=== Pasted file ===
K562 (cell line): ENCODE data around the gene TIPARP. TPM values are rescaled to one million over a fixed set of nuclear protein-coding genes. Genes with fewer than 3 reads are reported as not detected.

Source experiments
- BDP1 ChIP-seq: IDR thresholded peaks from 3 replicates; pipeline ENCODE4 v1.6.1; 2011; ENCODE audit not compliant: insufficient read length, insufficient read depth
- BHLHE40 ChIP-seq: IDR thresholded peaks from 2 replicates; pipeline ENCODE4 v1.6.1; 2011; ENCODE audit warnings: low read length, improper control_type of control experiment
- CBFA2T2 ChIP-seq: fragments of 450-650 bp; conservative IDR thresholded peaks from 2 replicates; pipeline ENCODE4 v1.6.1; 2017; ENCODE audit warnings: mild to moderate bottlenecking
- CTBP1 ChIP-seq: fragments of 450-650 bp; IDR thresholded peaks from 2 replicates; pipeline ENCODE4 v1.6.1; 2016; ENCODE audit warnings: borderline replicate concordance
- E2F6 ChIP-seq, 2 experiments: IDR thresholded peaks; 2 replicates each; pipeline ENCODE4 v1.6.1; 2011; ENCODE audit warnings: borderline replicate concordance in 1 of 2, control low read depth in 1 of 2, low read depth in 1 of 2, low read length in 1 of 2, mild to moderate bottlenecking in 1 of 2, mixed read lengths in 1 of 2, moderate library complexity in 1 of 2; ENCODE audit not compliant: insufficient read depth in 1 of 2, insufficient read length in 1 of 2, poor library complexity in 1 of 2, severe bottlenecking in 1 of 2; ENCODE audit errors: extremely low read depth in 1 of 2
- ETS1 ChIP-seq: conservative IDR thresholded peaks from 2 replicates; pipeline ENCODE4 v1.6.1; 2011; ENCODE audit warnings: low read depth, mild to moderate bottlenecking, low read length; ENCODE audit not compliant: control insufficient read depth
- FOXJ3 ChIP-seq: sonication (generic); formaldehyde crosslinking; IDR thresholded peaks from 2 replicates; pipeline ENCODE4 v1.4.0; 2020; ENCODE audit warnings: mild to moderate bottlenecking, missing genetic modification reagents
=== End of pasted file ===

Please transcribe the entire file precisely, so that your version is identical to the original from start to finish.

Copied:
K562 (cell line): ENCODE data around the gene TIPARP. TPM values are rescaled to one million over a fixed set of nuclear protein-coding genes. Genes with fewer than 3 reads are reported as not detected.

Source experiments
- BDP1 ChIP-seq: IDR thresholded peaks from 3 replicates; pipeline ENCODE4 v1.6.1; 2011; ENCODE audit not compliant: insufficient read length, insufficient read depth
- BHLHE40 ChIP-seq: IDR thresholded peaks from 2 replicates; pipeline ENCODE4 v1.6.1; 2011; ENCODE audit warnings: low read length, improper control_type of control experiment
- CBFA2T2 ChIP-seq: fragments of 450-650 bp; conservative IDR thresholded peaks from 2 replicates; pipeline ENCODE4 v1.6.1; 2017; ENCODE audit warnings: mild to moderate bottlenecking
- CTBP1 ChIP-seq: fragments of 450-650 bp; IDR thresholded peaks from 2 replicates; pipeline ENCODE4 v1.6.1; 2016; ENCODE audit warnings: borderline replicate concordance
- E2F6 ChIP-seq, 2 experiments: IDR thresholded peaks; 2 replicates each; pipeline ENCODE4 v1.6.1; 2011; ENCODE audit warnings: borderline replicate concordance in 1 of 2, control low read depth in 1 of 2, low read depth in 1 of 2, low read length in 1 of 2, mild to moderate bottlenecking in 1 of 2, mixed read lengths in 1 of 2, moderate library complexity in 1 of 2; ENCODE audit not compliant: insufficient read depth in 1 of 2, insufficient read length in 1 of 2, poor library complexity in 1 of 2, severe bottlenecking in 1 of 2; ENCODE audit errors: extremely low read depth in 1 of 2
- ETS1 ChIP-seq: conservative IDR thresholded peaks from 2 replicates; pipeline ENCODE4 v1.6.1; 2011; ENCODE audit warnings: low read depth, mild to moderate bottlenecking, low read length; ENCODE audit not compliant: control insufficient read depth
- FOXJ3 ChIP-seq: sonication (generic); formaldehyde crosslinking; IDR thresholded peaks from 2 replicates; pipeline ENCODE4 v1.4.0; 2020; ENCODE audit warnings: mild to moderate bottlenecking, missing genetic modification reagents